I should really share a recipe from Hometown Christmas (and I will, promise!) but what I really love in this cookbook are the sweet little tips, quotes and Christmas memories. Here are some of my favorite tips – there’s one at the bottom of almost every page!

Tuck silverware into wooly gloves or mittens when setting the breakfast table. Add a knitted scarf to create a whimsical table runner.

Making a favorite soup for supper? Let the slow cooker help out! In the morning, toss in all the ingredients and turn it to the low setting. A recipe that simmers for one to two hours on the stovetop can usually cook all day on low without overcooking.

Don’t toss out that little bit of leftover cranberry sauce! Puree it with balsamic vinaigrette to create a tangy salad dressing that’s perfect over crisp greens and fruit.

No more ordinary ribbon! A hometown knitting shop is sure to have yarns in lots of colors and textures that will make gifts stand out under the tree. Bulky yarns are perfect… thin yarns can be doubled or tripled.

Bundle up the kids and take a ride to see the holiday lights around town. Bring cozy blankets, plump pillows… the kids can even wear their jammies!

Such cute, sweet, homey ideas! The last chapter of Hometown Christmas is all dear Christmastime memories from women around the world. Here are a couple favorites of mine {I’ve edited them down a little}:

Back in the late 50’s I grew up in a rural area south of Delhi, Louisiana, where my dad was a farmer. Christmas was a special time of sharing with wonderful cousins… Every Christmas Eve day, my family carefully packed all the presents into the trunk of our car to head to PaPaw’s house about 15 miles away. Arrival at PaPaw’s was followed by a mad dash to claim the best bed. The only heat in the house was a fireplace in the living room. Since all the kids slept upstairs, it was a challenge to get either the room with the chimney running through it or the feather mattress. All the parents stayed up most of the night, so they were never ready to get up when the kids were. Now, I know that it wasn’t the fire that warmed the house, but the love of family sharing together in celebration of the birth of Christ.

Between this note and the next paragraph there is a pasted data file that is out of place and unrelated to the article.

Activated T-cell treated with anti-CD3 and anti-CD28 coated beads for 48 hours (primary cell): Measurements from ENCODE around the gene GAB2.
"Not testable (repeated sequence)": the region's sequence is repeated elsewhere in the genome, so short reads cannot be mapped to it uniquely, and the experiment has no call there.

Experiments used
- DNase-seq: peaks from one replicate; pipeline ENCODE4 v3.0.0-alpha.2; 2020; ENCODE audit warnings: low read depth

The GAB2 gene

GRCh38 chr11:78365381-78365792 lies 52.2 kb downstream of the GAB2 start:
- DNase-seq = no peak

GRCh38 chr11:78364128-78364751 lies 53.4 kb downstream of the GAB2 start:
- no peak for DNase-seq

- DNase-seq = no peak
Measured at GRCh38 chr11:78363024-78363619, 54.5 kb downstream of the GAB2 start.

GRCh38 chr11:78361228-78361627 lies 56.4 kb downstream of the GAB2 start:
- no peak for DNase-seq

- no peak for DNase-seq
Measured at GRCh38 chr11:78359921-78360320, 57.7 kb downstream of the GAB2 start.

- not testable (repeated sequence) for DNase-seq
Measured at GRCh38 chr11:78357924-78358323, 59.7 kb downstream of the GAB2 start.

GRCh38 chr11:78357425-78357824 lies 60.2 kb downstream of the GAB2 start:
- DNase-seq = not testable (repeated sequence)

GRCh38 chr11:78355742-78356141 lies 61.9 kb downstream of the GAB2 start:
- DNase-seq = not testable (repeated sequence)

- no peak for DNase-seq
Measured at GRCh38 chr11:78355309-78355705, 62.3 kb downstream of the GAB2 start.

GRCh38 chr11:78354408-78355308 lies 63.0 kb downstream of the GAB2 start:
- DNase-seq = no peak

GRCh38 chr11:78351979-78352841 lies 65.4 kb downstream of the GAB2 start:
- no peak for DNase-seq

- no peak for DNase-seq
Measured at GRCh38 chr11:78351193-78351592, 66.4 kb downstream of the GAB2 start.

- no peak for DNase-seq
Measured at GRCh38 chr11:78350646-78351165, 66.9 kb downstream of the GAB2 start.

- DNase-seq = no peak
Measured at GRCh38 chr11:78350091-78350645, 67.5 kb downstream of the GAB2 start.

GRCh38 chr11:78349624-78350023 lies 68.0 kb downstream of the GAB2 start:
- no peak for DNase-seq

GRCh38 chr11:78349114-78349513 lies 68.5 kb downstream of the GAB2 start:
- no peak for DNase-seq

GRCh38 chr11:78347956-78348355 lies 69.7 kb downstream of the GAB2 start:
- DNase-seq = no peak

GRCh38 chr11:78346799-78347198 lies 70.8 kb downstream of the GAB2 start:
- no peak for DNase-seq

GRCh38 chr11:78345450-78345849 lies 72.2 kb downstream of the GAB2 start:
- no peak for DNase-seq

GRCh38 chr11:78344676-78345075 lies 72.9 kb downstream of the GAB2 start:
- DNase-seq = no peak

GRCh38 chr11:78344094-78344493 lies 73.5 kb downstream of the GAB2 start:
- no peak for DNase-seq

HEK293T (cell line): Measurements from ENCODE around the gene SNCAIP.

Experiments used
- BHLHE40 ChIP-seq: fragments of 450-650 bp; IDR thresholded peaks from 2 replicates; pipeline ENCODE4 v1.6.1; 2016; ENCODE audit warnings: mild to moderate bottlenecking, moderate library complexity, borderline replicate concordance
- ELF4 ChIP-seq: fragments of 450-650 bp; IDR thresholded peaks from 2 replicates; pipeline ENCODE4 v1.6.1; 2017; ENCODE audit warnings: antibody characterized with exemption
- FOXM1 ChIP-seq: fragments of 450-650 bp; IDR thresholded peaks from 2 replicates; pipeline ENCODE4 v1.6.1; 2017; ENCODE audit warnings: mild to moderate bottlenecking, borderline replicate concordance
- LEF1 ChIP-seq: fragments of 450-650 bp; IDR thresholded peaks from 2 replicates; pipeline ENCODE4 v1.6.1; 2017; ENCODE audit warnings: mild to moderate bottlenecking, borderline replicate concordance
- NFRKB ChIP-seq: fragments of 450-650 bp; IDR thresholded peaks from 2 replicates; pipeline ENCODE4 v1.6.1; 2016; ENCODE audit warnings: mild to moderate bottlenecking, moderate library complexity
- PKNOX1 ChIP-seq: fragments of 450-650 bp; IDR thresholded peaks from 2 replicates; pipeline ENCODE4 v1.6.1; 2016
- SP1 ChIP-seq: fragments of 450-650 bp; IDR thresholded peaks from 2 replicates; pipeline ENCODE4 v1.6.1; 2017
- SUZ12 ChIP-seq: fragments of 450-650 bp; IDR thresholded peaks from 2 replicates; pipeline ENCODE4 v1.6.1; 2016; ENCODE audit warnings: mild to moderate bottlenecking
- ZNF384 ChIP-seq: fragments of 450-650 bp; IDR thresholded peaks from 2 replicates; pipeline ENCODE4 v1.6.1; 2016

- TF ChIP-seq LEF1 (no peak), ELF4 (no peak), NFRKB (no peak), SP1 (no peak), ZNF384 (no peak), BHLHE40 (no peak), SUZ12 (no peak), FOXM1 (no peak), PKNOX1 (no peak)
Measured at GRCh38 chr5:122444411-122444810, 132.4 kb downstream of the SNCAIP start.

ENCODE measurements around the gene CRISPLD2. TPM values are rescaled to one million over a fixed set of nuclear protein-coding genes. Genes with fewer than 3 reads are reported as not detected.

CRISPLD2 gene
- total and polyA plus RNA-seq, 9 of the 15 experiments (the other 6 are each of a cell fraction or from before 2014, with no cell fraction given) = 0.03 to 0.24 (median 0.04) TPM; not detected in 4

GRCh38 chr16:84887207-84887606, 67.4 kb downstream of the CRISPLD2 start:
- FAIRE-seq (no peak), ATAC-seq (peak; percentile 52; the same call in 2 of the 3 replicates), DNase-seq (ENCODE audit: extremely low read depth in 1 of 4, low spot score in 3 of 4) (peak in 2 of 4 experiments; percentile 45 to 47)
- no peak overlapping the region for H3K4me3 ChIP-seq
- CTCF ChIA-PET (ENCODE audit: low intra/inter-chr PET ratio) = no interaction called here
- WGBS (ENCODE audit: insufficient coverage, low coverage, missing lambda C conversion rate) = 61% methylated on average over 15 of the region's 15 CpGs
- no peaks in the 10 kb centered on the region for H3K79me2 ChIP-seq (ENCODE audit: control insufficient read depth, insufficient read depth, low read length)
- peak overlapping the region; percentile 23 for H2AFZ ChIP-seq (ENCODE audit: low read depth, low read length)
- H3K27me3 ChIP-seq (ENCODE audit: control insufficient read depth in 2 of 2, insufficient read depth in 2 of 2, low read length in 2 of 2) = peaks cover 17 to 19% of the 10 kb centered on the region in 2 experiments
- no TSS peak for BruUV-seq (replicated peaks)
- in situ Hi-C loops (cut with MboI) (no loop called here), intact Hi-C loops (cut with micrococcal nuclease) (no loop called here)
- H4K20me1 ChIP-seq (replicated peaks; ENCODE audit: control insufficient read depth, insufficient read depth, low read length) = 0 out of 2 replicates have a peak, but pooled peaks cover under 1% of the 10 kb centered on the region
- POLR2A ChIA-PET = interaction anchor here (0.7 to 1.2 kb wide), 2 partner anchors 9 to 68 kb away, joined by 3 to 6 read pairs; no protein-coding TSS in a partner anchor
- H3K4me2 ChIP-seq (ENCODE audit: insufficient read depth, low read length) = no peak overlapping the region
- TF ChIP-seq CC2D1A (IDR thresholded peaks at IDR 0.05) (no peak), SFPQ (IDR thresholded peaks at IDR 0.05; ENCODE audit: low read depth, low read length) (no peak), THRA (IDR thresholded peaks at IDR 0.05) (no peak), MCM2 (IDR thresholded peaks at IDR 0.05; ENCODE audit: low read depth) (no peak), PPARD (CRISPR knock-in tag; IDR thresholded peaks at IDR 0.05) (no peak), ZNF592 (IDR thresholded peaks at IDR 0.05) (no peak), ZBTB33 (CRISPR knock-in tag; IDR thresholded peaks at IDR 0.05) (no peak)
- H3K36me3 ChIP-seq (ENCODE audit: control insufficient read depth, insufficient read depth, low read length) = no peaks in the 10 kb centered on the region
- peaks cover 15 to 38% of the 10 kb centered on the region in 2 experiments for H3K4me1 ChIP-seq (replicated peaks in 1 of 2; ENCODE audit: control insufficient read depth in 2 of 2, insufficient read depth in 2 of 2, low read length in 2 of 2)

– Donna Goodman, Sterlington, LA

I am the eighth of nine children, born just as the war was ending in 1946, and times were hard. But on Christmas morning, the four younger kids would come flying down the stairs to see what Santa had brought. We usually got pencils and a large yellow tablet with lines on it. I was so proud of mine… The older married kids brought us younger kids coloring books and crayons, maybe a doll for me and guns and holsters for the boys. There were bowls of fresh oranges, hard candy and orange jelly slices for all to share. The dinner my momma made was the best Christmas present of all. We gathered around the table, said grace and enjoyed the family being together for that day. I would love to go back just one more time to a Christmas like that!
– Barbara Feldner, Caldwell, OH

And now I’m ready to put on some coffee, eat a sticky bun and hum along to some Bing Crosby. I know some consider it too early, but here in our home we are ready to go (yes, we put up {one of} the tree{s} already. But no other decorations yet!) For a chance to win a copy of Hometown Christmas, hop over and enter here (hurry, there are only a couple days left!)

{girl with blog}

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